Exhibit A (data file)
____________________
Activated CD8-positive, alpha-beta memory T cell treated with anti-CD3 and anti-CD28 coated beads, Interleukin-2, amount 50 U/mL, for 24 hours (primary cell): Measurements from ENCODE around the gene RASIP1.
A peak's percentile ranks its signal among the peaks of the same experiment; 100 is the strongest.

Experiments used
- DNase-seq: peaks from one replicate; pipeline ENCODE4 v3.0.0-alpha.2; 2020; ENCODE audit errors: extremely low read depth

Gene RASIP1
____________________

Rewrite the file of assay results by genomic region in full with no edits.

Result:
Activated CD8-positive, alpha-beta memory T cell treated with anti-CD3 and anti-CD28 coated beads, Interleukin-2, amount 50 U/mL, for 24 hours (primary cell): Measurements from ENCODE around the gene RASIP1.
A peak's percentile ranks its signal among the peaks of the same experiment; 100 is the strongest.

Experiments used
- DNase-seq: peaks from one replicate; pipeline ENCODE4 v3.0.0-alpha.2; 2020; ENCODE audit errors: extremely low read depth

Gene RASIP1